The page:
March 9, 2020 / 8:35 AM / a month ago

London stocks join sea of red as oil crash compounds recession fears

(Reuters) - London’s FTSE 100 plunged to an almost four-year low on Monday as a crash in oil prices driven by a price war between Saudi Arabia and Russia stoked global recession fears, with investors alarmed about the economic fallout of the coronavirus outbreak.

FILE PHOTO: A worker shelters from the rain under a Union Flag umbrella as he passes the London Stock Exchange in London, Britain, October 1, 2008. REUTERS/Toby Melville/File Photo

Oil majors BP Plc (BP.L) and Royal Dutch Shell Plc (RDSa.L) recorded their worst day ever, as Saudi Arabia slashed its official crude selling price following Russia’s refusal to cut output to match lower demand on the back of the health crisis.

The wider oil and gas sector .FTNMX0530 plunged more than 18% and led the bluechip decline.

The commodity-heavy FTSE 100 .FTSE slumped 7.7%, its worst day since the global financial crisis in 2008, while the domestically focussed mid-cap index .FTMC shed 6.4%.

All but one stock listed on the FTSE 100 fell, with auto parts .FTNMX3350, banks .FTNMX8350 and mining .FTNMX1770 stocks among the biggest decliners.

“Stock markets have plummeted today as continued fears about the coronavirus combined with the fresh worries of a price war in the oil market has battered sentiment,” CMC Markets analyst David Madden said.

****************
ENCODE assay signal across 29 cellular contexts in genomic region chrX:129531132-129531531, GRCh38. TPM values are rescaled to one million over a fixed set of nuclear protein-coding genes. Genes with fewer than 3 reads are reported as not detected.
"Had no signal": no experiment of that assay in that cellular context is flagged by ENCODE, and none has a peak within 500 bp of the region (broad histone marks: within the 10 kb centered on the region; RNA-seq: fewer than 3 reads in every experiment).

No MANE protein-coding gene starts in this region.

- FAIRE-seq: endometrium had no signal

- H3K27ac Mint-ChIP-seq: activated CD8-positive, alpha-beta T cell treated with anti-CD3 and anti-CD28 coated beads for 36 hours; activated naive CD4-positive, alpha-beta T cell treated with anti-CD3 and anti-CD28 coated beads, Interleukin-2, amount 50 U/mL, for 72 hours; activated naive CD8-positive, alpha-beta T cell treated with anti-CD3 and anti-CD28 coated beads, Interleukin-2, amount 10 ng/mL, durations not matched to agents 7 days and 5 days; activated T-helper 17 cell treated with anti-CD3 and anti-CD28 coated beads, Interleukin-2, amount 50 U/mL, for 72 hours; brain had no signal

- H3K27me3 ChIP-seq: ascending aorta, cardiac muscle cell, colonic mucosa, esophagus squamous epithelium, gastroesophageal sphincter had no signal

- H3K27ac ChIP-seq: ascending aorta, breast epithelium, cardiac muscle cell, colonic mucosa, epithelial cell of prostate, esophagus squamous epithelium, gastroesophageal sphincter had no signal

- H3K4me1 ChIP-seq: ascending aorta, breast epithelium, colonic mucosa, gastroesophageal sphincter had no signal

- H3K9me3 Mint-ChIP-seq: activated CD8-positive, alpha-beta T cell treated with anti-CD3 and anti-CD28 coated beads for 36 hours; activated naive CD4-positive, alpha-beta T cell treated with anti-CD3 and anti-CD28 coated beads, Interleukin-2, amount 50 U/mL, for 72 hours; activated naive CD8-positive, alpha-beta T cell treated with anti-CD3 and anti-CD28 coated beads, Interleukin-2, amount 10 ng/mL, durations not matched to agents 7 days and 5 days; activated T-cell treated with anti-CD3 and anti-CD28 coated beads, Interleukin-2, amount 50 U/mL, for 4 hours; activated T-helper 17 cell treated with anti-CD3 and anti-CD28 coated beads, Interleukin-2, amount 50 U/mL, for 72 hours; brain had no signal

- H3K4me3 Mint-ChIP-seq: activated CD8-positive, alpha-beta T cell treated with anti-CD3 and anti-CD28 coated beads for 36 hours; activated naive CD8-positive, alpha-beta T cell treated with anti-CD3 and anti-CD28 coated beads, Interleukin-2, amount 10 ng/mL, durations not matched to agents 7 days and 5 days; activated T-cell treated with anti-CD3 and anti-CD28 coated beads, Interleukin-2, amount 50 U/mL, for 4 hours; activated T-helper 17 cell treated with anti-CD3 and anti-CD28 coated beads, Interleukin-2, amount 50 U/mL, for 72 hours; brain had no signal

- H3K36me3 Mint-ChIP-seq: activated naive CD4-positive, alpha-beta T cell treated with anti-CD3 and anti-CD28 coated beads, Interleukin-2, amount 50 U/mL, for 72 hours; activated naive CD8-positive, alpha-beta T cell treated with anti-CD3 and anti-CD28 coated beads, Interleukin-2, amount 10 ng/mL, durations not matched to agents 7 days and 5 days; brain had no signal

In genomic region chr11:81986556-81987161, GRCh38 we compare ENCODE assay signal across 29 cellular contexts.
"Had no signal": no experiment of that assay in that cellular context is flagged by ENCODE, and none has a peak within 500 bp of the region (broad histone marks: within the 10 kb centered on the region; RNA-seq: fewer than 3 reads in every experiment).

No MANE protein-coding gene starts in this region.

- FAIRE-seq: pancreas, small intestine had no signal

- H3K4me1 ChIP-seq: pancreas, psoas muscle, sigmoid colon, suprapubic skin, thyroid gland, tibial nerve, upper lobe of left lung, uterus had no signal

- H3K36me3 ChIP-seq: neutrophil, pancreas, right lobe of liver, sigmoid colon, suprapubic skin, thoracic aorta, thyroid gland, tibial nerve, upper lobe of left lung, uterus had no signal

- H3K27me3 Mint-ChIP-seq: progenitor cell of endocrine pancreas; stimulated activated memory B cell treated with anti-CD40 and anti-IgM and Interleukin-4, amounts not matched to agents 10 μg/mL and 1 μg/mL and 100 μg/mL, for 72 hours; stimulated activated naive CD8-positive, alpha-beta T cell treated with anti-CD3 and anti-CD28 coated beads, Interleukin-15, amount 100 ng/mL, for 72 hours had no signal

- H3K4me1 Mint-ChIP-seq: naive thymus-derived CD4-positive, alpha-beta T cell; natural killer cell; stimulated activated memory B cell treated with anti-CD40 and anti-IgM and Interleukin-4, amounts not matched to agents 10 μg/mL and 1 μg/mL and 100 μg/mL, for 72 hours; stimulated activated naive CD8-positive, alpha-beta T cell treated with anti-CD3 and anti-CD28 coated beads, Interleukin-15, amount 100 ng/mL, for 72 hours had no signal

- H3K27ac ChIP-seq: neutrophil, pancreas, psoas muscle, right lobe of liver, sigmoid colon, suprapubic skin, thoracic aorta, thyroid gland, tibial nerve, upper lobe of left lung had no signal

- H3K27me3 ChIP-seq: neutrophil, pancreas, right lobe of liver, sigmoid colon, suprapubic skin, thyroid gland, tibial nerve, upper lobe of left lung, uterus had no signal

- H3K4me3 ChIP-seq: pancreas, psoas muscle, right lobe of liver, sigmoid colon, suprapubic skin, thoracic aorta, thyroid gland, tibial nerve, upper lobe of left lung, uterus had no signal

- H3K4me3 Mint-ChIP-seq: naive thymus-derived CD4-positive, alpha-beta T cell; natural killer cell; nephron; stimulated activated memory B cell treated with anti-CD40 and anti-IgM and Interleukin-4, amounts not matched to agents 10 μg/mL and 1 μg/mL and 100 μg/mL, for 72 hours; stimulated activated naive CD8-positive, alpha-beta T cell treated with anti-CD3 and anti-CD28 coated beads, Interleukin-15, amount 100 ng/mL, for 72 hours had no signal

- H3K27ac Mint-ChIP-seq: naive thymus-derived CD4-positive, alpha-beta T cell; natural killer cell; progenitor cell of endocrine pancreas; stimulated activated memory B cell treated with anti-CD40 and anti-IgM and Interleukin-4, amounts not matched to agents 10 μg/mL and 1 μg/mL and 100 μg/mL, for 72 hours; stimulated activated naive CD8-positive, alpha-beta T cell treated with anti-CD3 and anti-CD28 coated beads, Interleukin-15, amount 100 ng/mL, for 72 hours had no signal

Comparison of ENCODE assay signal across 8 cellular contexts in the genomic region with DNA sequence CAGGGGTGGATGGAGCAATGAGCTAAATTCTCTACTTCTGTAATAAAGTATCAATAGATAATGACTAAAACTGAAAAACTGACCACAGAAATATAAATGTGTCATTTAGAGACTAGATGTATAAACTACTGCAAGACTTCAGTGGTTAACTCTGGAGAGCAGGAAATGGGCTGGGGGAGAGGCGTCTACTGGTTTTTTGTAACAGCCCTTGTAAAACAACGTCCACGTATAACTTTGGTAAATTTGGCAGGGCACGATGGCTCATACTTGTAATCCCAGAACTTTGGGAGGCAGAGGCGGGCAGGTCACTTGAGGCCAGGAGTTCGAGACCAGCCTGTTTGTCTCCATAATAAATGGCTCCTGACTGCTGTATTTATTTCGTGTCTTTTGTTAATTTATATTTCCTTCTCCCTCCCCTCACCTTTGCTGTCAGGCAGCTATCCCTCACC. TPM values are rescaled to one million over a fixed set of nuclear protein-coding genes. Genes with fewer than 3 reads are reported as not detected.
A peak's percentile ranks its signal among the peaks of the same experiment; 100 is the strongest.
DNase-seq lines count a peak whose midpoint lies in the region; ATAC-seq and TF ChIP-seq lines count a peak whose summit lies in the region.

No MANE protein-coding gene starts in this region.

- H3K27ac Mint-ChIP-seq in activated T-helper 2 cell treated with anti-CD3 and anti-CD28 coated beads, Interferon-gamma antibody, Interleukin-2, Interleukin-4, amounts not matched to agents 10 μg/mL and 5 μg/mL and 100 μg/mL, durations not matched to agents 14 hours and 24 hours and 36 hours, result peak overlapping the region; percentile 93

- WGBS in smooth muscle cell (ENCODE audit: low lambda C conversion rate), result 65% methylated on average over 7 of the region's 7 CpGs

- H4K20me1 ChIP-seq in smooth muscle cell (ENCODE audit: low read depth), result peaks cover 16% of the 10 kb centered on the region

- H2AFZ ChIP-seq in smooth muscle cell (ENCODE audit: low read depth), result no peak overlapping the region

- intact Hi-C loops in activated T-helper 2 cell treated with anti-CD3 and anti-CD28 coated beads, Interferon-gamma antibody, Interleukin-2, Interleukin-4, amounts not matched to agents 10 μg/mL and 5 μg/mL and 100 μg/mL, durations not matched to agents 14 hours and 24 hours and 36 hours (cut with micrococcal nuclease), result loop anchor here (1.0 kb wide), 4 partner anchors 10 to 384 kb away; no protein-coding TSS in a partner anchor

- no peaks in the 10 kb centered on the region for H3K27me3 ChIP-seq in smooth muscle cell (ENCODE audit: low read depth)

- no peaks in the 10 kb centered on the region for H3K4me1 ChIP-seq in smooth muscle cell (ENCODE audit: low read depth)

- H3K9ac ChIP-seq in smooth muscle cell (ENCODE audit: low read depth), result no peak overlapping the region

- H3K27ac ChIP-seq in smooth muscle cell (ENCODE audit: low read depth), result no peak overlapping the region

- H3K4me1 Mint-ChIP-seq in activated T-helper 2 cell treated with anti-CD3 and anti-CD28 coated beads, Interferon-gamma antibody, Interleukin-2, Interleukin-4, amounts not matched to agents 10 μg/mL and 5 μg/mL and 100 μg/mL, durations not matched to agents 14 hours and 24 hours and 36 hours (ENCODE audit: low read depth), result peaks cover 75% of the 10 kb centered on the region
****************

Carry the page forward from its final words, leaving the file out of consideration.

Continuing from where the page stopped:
“Dealers are terrified that more swathes of Europe will go into quarantine, and that has been a factor in the brutal sell-off in stocks ... there are serious concerns that some economies could slow down or even get pushed into a recession,” he added.

European firms have lost $3 trillion in value since fears of the economic damage from the epidemic sparked a worldwide sell-off last month, with the equity market now firmly in bear market territory. [.EU]

“It has been quite an extraordinary day overall in the markets,” OANDA analyst Craig Erlam, said.

Fears of a global recession have also been amplified by a reduction in global growth forecasts as the unchecked spread of the virus prompted harsher containment measures and crippled supply chains.

Britain is making extensive preparations for additional measures to tackle the coronavirus outbreak, Prime Minister Boris Johnson said on Monday.

The number of confirmed cases of coronavirus in the United Kingdom rose by 30% to 273, the government said on Sunday, and a third person who tested positive for the virus has died.

Central banks around the world have taken measures to inject more cash into financial markets, with traders now expecting the U.S. Federal Reserve to cut rates again on March 18 after an emergency reduction last week.

All eyes are now on the European Central Bank meeting on Thursday, but analysts have questioned the efficacy of monetary policy easing to revive supply chains.

“Monetary and fiscal policy will be of limited effect until prices more broadly reflect a very high probability of recession,” said Bill Zox, chief investment officer for fixed income at Diamond Hill Capital Management.

Additional reporting by Devik Jain, Kate Duguid and C Nivedita; Editing by Sagarika Jaisinghani and Keith Weir

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